In what many critics termed a desperate and sensationalist move to attract attention, the artist substituted the original characters with renowned personalities in South African society.

In the unfinished painting that was displayed in Johannesburg’s Hyde Park shopping centre in 2010 Nkosi Johnson, an Aids activist who died aged 12, takes the place of the surgeon with a pair of scissors in the original painting. The dead Mandela substitutes the naked cadaver, which historians agrees must have been a criminal since they were the only people allowed to be autopsied at the time the original was done.

While Rembrandt included doctors as spectators, Damaso’s version boasts of celebrity onlookers that includes South African President Jacob Zuma, retired archbishop Desmond Tutu, past heads of state Thabo Mbeki and FW de Klerk and Democratic Alliance party leader and Premier of the Western Cape Hellen Zille.

Damaso, who had landed in trouble a few years earlier for another depiction of Mandela in dreadlocks, was defiant and unapologetic.

“The eventual passing of Mr. Mandela is something that we will have to face…as individuals, as a nation,” he explained. “They told me that his image was copyrighted. But how can you copyright the image of a public figure?”
But artists have not been the only culprits in the quest to grab a piece of the Mandela legacy.

A visit to any library or bookshop reveals numerous books displaying either the face or name of the South African icon, almost all of which are not commissioned since his authorized biographer Anthony Sampson died in 2004.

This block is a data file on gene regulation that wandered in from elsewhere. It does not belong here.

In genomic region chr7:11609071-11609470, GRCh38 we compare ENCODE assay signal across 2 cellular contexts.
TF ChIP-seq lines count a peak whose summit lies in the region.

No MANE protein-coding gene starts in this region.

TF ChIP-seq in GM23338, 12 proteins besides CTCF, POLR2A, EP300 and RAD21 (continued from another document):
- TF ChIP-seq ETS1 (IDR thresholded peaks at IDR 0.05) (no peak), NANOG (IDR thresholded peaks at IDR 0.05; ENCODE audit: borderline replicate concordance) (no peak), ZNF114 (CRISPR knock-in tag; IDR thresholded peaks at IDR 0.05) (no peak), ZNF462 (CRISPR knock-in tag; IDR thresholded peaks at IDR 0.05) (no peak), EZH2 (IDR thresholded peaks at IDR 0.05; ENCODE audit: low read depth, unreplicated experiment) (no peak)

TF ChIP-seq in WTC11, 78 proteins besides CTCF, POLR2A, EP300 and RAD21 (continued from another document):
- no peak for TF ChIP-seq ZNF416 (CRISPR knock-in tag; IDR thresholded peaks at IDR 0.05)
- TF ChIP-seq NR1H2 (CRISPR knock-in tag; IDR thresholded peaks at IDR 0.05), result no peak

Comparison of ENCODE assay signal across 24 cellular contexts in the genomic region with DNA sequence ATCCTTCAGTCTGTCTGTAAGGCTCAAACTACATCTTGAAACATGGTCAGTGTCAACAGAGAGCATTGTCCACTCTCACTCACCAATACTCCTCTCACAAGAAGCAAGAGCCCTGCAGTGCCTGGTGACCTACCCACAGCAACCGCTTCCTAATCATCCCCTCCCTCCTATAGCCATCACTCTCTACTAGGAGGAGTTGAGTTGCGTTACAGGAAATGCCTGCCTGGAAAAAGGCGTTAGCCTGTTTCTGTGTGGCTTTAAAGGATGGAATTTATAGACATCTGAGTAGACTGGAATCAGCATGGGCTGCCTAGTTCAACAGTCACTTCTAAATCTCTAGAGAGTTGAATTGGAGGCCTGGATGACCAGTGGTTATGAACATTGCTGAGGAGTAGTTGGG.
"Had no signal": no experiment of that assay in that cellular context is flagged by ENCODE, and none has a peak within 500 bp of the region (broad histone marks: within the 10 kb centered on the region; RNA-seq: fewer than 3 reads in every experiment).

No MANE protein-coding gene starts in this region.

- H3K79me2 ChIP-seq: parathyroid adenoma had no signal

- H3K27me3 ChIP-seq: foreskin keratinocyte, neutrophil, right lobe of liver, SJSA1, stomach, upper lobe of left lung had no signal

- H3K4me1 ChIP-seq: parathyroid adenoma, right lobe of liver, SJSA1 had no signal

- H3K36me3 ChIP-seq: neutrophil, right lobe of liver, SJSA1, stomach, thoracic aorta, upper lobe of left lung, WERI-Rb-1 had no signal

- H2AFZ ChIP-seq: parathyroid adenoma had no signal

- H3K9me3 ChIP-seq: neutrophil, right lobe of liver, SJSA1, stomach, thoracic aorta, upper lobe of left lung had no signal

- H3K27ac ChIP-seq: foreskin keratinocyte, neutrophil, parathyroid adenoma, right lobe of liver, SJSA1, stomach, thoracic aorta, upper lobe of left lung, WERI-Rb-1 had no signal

The clamour to drag Mandela’s name in books, probably to attract sales, has not been a preserve of obscure fame seeking writers alone. In his book called Straight Speaking for Africa (Africa World Press, 2009), Congo-Brazzaville President Denis Sassou-Nguesso is said to have falsely claimed that Madiba wrote the foreword, which describes the Central African despot who came to power after winning a bloody civil war “as one of our great African leaders”.

Over the last 60 years that he has been in the public limelight the old man has created a powerful brand image. Although experts say it’s not possible to place a realistic commercial value, the iconic leaders brand equity is enormous.

“Assuming he (Madiba) was a commercial entity,” MacRoberts told the BBC in 2005, “you could rank him alongside Coca Cola and Microsoft”.

According to Interbrand Corporation’s 2011 table of the world’s most valuable brands Coca Cola, the world’s number one brand, was worth more than $71.9 million (Sh6.0billion).

South African politicians have also tried to exploit the Mandela legacy in a bid to boost their political fortunes. Besides being dragged by his grandson Mandla to ANC political rallies in the last general elections against the doctors’ advice, opposition Congress of the People (COPE) drew an outrage after claiming that Mandela had voted against his old party in the last national polls.